The men's Stage 2 begins at 1420 (ceremonial start). The racing starts at 1430. The estimated average speeds of 45kmh, 43kmh, and 41kmh mean an arrival time at the Cow & Calf finish line between 1748 and 1807. See the full timings for the men's Stage 2, Tour de Yorkshire 2018.
Barnsley Town Hall, public domain
Stage 2 begins by Barnsley Town Hall (ceremonial start). The men's and women's races both set off from Church Street, and go on to St Mary's Place and Church Lane, before diverging at the A635. The women turn right on the A635 Old Mill Lane, while the men take the A635 Huddersfield Road. Barnsley MBC has a detailed map of the route within Barnsley.
The council has Tour de Yorkshire 2018 in Barnsley information on its website. The camp and warm-up area for the teams is in the Court House car park on County Way. There are to be Fanzones in Mandela Gardens (music stage and stalls), as well as at the Town Hall, and The Core car park. A big screen will show the races live at the fountains in Barnsley Pals Centenary Square, Lancaster Street. The riders will sign on in Town Hall Gardens.
The route description that follows includes the initial loop which makes the men's race longer.
The riders leave Barnsley heading west on the A635. The flag goes down and the racing starts at Barugh Green. The first part of the race route is via Cawthorne and Silkstone, then on the A628 to Penistone. The riders then come back east on the B6462 Sheffield Road alongside the river Don to Thurgoland.
After going through Hood Green and Worsbrough, the peloton takes Station Road/Wentworth Road up Blacker Hill. This is the first categorised climb on Stage 2, the Côte de Blacker Hill.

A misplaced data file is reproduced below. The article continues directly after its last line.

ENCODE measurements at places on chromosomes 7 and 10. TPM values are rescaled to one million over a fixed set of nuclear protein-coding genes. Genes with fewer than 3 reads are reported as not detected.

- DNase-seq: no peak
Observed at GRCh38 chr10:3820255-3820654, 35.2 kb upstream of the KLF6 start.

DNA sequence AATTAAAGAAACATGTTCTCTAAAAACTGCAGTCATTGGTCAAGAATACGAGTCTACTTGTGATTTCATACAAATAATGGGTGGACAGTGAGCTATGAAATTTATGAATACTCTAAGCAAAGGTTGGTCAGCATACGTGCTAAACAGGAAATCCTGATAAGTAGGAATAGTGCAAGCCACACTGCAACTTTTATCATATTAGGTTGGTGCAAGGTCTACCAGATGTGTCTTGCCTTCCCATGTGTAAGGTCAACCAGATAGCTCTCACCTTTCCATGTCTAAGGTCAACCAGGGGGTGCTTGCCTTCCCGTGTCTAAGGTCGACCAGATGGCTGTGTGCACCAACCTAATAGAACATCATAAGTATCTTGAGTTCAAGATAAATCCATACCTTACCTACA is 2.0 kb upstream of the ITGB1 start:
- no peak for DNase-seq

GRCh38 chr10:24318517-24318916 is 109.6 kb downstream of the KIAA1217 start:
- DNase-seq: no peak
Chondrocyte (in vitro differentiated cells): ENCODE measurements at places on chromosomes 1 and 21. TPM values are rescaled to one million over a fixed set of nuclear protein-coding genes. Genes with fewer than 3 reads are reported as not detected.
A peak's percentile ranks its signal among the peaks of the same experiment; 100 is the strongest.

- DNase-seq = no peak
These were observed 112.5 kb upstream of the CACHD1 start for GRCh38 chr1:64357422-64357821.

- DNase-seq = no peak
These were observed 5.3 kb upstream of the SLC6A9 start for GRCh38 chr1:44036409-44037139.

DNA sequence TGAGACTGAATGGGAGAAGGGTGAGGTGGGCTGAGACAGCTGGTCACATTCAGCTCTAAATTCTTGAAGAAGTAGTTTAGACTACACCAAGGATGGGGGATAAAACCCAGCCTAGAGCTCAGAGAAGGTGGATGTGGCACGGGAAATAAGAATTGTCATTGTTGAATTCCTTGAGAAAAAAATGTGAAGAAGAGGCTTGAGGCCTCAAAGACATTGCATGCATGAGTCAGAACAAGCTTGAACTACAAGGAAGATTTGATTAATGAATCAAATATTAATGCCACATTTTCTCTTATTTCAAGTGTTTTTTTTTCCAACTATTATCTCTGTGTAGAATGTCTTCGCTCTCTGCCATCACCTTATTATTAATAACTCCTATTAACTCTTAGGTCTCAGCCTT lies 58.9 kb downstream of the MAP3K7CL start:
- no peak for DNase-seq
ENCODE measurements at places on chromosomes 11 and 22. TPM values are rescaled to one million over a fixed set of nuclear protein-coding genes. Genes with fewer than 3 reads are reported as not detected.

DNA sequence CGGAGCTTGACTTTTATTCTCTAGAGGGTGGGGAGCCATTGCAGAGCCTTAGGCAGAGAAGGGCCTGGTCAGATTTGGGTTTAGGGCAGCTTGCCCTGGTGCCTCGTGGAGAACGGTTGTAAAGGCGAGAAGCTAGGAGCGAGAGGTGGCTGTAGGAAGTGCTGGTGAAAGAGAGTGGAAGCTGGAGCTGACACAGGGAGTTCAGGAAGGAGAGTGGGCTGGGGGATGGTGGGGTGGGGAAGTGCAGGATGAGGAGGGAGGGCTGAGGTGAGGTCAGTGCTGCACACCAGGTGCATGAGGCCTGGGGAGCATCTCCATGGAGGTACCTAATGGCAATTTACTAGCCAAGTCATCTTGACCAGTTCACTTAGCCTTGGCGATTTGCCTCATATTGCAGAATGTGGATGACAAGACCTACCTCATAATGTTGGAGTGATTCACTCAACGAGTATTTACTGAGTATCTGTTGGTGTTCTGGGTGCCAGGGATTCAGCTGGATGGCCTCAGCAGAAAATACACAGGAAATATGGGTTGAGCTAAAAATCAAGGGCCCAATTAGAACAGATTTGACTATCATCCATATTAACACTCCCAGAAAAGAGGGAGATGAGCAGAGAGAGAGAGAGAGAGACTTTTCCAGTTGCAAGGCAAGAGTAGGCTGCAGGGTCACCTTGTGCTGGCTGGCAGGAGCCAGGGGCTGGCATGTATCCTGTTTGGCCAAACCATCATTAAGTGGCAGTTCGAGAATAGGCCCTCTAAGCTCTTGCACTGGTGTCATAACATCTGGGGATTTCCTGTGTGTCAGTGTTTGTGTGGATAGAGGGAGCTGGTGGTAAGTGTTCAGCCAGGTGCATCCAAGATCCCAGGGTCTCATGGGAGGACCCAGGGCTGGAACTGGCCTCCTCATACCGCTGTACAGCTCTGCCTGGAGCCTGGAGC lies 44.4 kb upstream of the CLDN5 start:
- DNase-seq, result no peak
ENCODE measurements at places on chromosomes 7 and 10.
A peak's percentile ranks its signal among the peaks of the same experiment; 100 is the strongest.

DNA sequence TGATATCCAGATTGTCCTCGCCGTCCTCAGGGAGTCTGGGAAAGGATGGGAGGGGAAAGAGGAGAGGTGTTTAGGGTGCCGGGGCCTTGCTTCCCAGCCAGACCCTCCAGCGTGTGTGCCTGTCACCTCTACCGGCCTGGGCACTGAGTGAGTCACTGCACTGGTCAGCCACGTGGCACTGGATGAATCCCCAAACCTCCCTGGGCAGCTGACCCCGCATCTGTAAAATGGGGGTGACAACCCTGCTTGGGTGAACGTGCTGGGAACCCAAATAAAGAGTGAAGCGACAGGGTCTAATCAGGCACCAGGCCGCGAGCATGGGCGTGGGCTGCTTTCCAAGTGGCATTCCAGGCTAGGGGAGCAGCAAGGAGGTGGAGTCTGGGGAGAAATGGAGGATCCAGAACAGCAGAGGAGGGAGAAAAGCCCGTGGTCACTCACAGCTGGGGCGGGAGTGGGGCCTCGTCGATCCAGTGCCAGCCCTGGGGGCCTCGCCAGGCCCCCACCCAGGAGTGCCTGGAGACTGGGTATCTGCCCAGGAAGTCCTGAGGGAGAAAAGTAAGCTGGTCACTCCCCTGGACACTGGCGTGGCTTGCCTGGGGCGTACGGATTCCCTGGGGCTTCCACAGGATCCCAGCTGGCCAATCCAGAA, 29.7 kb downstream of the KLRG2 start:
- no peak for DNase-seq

After the top of Blacker Hill, the riders continue south to Hoyland and Wentworth (close to Wentworth Castle, a stately home built in the 1700s which was the home of the Earls of Strafford, and gardens).
They then head east on the B6090 to an intermediate sprint at Swinton (known in the past for ceramics, particularly Rockingham Pottery).
After the sprint, the route crosses the river Don, then meets the A630 near Hooton Roberts. The A630 takes Stage 2 to Conisbrough.
From Conisbrough, the riders take Doncaster Road past Denaby Main (originally Denaby Main Colliery Village, housing for coal mine workers at Denaby Main Colliery which closed in 1968), and over the river Don to Mexborough. From Mexborough, they are on Adwick Road to Adwick-upon-Dearne.
After Adwick-upon-Dearne, Stage 2 heads north on minor roads to Barnburgh, Hooton Pagnell, and South Elmsall. Then the race is on the A638/A628 to Ackworth, where Tour de Yorkshire-related decorations are being put up. There'll be blue and yellow bunting, and twenty yellow bikes, as well as wooden bikes made by a local resident. At Carr Bridge playing fields, there's to be a big screen showing the race, refreshments, ice cream van, and face painting. For the riders, no time to get their faces painted - it's on to Pontefract then Castleford.
Ilkley from Ilkley Moor, by Hedgehog Cycling
From Castleford, the Stage 2 route is north on the A656, then B6137 to Kippax. The riders continue to Garforth. (Kippax and Garforth are both former mining villages, which are within the City of Leeds Metropolitan Borough). Further north on the route is Barwick-in-Elmet, then Scholes for the second intermediate sprint.
Harewood House, by Hedgehog Cycling
A little further on, the riders turn onto Weeton Lane, which takes them to the A658, in turn leading to Pool-in-Wharfedale.